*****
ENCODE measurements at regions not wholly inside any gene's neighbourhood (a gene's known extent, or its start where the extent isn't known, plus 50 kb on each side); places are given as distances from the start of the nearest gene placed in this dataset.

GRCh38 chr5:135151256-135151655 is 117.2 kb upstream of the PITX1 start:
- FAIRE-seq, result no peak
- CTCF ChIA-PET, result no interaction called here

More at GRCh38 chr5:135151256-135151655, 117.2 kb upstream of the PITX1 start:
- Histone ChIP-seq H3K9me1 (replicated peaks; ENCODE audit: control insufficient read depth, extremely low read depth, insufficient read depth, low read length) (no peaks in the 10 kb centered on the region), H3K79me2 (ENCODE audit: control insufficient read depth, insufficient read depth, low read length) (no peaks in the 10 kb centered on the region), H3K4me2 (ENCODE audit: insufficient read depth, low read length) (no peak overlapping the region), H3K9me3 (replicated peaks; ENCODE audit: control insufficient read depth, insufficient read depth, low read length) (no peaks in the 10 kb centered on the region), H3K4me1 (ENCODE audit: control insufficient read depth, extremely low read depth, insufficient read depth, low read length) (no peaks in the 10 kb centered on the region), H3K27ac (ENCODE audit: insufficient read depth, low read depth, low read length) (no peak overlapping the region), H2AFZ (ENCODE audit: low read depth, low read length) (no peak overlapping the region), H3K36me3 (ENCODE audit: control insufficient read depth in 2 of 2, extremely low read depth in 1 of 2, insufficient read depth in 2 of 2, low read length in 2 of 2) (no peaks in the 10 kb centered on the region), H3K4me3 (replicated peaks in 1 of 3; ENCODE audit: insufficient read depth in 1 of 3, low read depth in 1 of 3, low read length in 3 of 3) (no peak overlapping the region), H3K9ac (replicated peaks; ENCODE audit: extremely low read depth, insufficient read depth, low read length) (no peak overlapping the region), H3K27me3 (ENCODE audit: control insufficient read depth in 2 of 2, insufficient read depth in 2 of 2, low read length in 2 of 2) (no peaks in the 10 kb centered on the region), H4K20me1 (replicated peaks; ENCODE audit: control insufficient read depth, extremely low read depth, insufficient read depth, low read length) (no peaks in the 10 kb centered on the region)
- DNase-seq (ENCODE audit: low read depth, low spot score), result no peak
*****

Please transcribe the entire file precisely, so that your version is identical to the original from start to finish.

ENCODE measurements at regions not wholly inside any gene's neighbourhood (a gene's known extent, or its start where the extent isn't known, plus 50 kb on each side); places are given as distances from the start of the nearest gene placed in this dataset.

GRCh38 chr5:135151256-135151655 is 117.2 kb upstream of the PITX1 start:
- FAIRE-seq, result no peak
- CTCF ChIA-PET, result no interaction called here

More at GRCh38 chr5:135151256-135151655, 117.2 kb upstream of the PITX1 start:
- Histone ChIP-seq H3K9me1 (replicated peaks; ENCODE audit: control insufficient read depth, extremely low read depth, insufficient read depth, low read length) (no peaks in the 10 kb centered on the region), H3K79me2 (ENCODE audit: control insufficient read depth, insufficient read depth, low read length) (no peaks in the 10 kb centered on the region), H3K4me2 (ENCODE audit: insufficient read depth, low read length) (no peak overlapping the region), H3K9me3 (replicated peaks; ENCODE audit: control insufficient read depth, insufficient read depth, low read length) (no peaks in the 10 kb centered on the region), H3K4me1 (ENCODE audit: control insufficient read depth, extremely low read depth, insufficient read depth, low read length) (no peaks in the 10 kb centered on the region), H3K27ac (ENCODE audit: insufficient read depth, low read depth, low read length) (no peak overlapping the region), H2AFZ (ENCODE audit: low read depth, low read length) (no peak overlapping the region), H3K36me3 (ENCODE audit: control insufficient read depth in 2 of 2, extremely low read depth in 1 of 2, insufficient read depth in 2 of 2, low read length in 2 of 2) (no peaks in the 10 kb centered on the region), H3K4me3 (replicated peaks in 1 of 3; ENCODE audit: insufficient read depth in 1 of 3, low read depth in 1 of 3, low read length in 3 of 3) (no peak overlapping the region), H3K9ac (replicated peaks; ENCODE audit: extremely low read depth, insufficient read depth, low read length) (no peak overlapping the region), H3K27me3 (ENCODE audit: control insufficient read depth in 2 of 2, insufficient read depth in 2 of 2, low read length in 2 of 2) (no peaks in the 10 kb centered on the region), H4K20me1 (replicated peaks; ENCODE audit: control insufficient read depth, extremely low read depth, insufficient read depth, low read length) (no peaks in the 10 kb centered on the region)
- DNase-seq (ENCODE audit: low read depth, low spot score), result no peak